"Our crime statistics are going down as our arrest statistics are staying up, which seems to support this use of police personnel," said Capt. Gary Brennan, commander of the Police Department's West Los Angeles Area, which includes the Westside portion of Los Angeles north of Venice Boulevard and west of La Cienega Boulevard.

But this kind of aggressive policing has its risks, physical and political, especially when an understaffed department is struggling to provide basic police services to a city that has yet to recover from last year's riots.

"It's a balancing act," said Capt. Ron Seban, patrol commander at the West Los Angeles station.

"Is it more important to have a little lower response time to radio calls, as opposed to putting people in jail that are robbing people at gunpoint in the street?" he asked. "I think I would go with the latter. . . . These guys value human life at nil, and the next thing you know, boom--someone is dead."

The officers do not apologize for being aggressive. Even when their stops do not result in arrests, they say, the point is made.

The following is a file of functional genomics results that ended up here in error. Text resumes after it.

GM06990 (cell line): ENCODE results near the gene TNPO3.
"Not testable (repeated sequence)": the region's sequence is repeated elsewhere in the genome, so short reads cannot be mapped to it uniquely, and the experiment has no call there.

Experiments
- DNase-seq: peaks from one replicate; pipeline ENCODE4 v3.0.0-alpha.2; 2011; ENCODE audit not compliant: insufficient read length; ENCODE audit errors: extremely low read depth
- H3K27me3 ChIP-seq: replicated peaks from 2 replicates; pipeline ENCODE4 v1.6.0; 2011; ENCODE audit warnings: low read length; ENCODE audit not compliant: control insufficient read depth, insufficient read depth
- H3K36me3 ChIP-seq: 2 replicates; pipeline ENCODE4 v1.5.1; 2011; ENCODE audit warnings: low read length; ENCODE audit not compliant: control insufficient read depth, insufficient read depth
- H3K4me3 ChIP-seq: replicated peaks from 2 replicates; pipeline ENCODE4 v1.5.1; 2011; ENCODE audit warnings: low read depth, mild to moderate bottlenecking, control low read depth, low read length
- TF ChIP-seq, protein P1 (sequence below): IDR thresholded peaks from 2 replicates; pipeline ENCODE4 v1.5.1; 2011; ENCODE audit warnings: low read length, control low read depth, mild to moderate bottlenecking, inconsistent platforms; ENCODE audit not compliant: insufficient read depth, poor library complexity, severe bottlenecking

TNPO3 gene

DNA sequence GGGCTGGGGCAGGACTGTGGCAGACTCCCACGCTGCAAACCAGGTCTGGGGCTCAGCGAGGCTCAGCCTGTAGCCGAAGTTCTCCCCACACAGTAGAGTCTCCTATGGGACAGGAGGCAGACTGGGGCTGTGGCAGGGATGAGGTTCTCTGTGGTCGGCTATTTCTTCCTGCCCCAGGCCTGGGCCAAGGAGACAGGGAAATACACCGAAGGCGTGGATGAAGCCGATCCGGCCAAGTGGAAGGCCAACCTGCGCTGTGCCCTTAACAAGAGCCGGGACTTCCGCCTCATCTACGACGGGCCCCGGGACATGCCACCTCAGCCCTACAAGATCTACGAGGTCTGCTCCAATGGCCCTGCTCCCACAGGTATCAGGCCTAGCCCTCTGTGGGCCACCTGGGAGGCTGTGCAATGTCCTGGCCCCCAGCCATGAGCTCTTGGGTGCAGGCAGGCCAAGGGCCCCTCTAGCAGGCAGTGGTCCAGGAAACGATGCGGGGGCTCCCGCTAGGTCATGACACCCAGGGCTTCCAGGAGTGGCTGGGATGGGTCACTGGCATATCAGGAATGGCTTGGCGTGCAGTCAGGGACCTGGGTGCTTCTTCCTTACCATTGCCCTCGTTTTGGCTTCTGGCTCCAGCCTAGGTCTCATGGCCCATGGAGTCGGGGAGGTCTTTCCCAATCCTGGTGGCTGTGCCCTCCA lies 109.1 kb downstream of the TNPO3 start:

"I'm kind of hard-charging," said squad member Alex Guiral, 28, a former Marine sniper who has been on the police force for 4 1/2 years. "If I get paid to do something, I want to do it. I applied (to the force) to put criminals where they belong."

Toward the end of a quiet shift, Guiral and his partner, Chris Brazzill, 25, stop a car near La Cienega. According to DMV records, the license number belongs to a burgundy vehicle that supposedly has been impounded. This car, however, is white, and it is heading east on Olympic Boulevard.

P.C. (probable cause for arrest). The red light goes on. The car pulls over.